These homeowners wanted to avoid any beach house clichés when they renovated their house from a shore home to a “year-round sanctuary.” Enlisting interior designer Suzanne Friday to create an elegant but comfortable all-year home, they watched with delight as she took their fondness for calm and comforting neutrals and combined them with bold patterns, artwork and beautiful furnishings to create their perfect all-year retreat. Spaces were opened up, windows were rearranged to admit more light, and the flow between spaces was enhanced. The removal of a porch roof gave the master bedroom a view of the pool. Though it was enormous, the master bedroom was ill-proportioned, a flaw Ms. Friday corrected by adding deep closets with mirrored doors and a built-in desk behind a pair of French doors. Throughout the house, a blending of styles contributes to a gentle ambiance that never borders on bland. Colors and textures are mixed and artwork, fresh florals and treasured antiques draw the eye and give spaces their unique character. There is charm, and there is tranquility, and that is exactly the balance the homeowners had hoped to achieve.
5 Dutch Colonial
Nestled deep in the heart of the estate district stands this classic 9,000-square-foot Shingle-Style house. Recently renovated to incorporate the original house within the new design, this family home boasts a two-story living room, an extensive loggia and screened-in porch overlooking a swimming pool. The custom-painted mural in the living room depicts the nearby preserve and was painted by a local artist. A stone’s throw from Taylor’s Creek and within earshot of the surf, the house sits on lushly landscaped property in a quiet neighborhood long favored by summer residents who discovered its charms in the earliest days of the resort. Among the first was Professor Hjalmar Hjorth Boyesen, Sr. from whom the road takes its name. Born in Norway and renowned as a scholar—he taught Latin, Greek and German at prestigious American universities—he was multi-lingual and a prolific writer of scholarly articles, fiction and poetry. Best known for his popular fiction, he published 25 books and likely took advantage of the tranquility of his Southampton surroundings during his summer residency to pen more than a few of them.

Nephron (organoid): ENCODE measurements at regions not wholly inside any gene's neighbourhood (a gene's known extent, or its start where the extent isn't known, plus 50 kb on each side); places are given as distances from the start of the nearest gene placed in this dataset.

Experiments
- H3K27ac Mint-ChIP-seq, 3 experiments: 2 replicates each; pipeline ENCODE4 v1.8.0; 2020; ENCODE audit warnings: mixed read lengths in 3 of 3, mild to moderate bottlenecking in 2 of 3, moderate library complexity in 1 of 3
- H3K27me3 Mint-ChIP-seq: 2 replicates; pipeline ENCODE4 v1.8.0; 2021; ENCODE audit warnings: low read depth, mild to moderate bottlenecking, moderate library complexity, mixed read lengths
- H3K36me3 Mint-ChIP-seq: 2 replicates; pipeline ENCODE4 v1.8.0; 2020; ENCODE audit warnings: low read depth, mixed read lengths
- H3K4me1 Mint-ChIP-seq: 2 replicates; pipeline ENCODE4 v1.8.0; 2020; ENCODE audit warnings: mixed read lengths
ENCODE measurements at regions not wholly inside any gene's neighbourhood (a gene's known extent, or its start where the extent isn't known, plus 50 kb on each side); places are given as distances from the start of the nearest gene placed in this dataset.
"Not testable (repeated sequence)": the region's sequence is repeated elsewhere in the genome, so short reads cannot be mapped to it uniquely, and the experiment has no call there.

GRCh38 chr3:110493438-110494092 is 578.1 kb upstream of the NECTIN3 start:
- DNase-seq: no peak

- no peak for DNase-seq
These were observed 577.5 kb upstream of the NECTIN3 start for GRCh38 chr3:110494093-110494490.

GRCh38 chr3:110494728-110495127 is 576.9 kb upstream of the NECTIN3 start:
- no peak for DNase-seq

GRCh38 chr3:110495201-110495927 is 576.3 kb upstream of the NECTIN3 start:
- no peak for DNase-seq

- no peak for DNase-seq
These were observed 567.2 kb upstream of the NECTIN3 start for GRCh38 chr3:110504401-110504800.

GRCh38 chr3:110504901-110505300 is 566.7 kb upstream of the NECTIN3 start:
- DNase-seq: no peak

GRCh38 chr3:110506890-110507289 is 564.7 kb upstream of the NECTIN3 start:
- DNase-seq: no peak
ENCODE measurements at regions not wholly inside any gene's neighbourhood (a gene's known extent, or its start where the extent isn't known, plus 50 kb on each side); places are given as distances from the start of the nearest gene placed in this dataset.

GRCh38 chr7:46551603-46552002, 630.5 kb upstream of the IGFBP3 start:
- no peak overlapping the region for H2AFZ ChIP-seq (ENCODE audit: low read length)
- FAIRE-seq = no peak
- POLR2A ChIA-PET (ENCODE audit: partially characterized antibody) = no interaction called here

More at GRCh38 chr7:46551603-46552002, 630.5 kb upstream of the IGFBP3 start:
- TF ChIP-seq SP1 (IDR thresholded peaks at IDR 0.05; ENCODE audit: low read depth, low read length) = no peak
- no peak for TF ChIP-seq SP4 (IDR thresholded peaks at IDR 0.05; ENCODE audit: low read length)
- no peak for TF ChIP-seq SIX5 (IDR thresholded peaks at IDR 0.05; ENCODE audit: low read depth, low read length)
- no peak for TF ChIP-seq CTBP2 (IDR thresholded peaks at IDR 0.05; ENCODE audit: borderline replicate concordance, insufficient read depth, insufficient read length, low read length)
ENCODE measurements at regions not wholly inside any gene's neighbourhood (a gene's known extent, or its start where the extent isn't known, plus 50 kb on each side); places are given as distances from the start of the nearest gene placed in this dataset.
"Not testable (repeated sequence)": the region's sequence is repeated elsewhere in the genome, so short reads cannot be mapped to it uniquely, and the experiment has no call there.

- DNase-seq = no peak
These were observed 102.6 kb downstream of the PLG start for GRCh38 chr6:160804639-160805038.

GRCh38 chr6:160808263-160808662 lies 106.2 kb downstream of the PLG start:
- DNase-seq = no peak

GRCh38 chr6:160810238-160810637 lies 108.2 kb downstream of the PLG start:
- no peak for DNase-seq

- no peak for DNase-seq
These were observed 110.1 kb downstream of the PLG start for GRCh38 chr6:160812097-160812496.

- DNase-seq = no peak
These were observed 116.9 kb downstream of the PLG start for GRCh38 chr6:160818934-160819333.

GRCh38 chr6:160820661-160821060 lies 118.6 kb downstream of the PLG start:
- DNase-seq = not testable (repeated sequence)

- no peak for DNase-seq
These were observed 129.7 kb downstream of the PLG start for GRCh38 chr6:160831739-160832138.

6 The Thomas Halsey Homestead
Southampton’s oldest home was established in 1648 by Thomas Halsey, one of Southampton’s original settlers. The Halsey family developed a prosperous farm with several generations living in the same building. The property is now owned by the Southampton Historical Museum, which opened the house with authentic furnishings and tools that would have been used by a farm family in 1700. A colonial-style herb garden is located behind the house.
7 St. Andrew’s Dune Church
The church is Long Island’s most picturesque house of worship. Originally built as a life-saving station, it was acquired by a wealthy NYC doctor and donated as a church in 1879. A local carpenter was hired to create its beautiful rustic interior, which is filled with treasures, not the least of which are its eleven Tiffany widows. The church has come under assault from raging seas on several occasions, including in 1938 when it was nearly destroyed by that year’s terrible hurricane. It was lovingly restored and has twice been moved back from the sea. Though it is non-denominational, its summer services are organized under the direction of Southampton’s Episcopal Church.
Photos By: Emma Ballou/Eric Stiffler/John David Rose/Jeff Heatley/Suzanne Caldwel via Southampton Historical Museum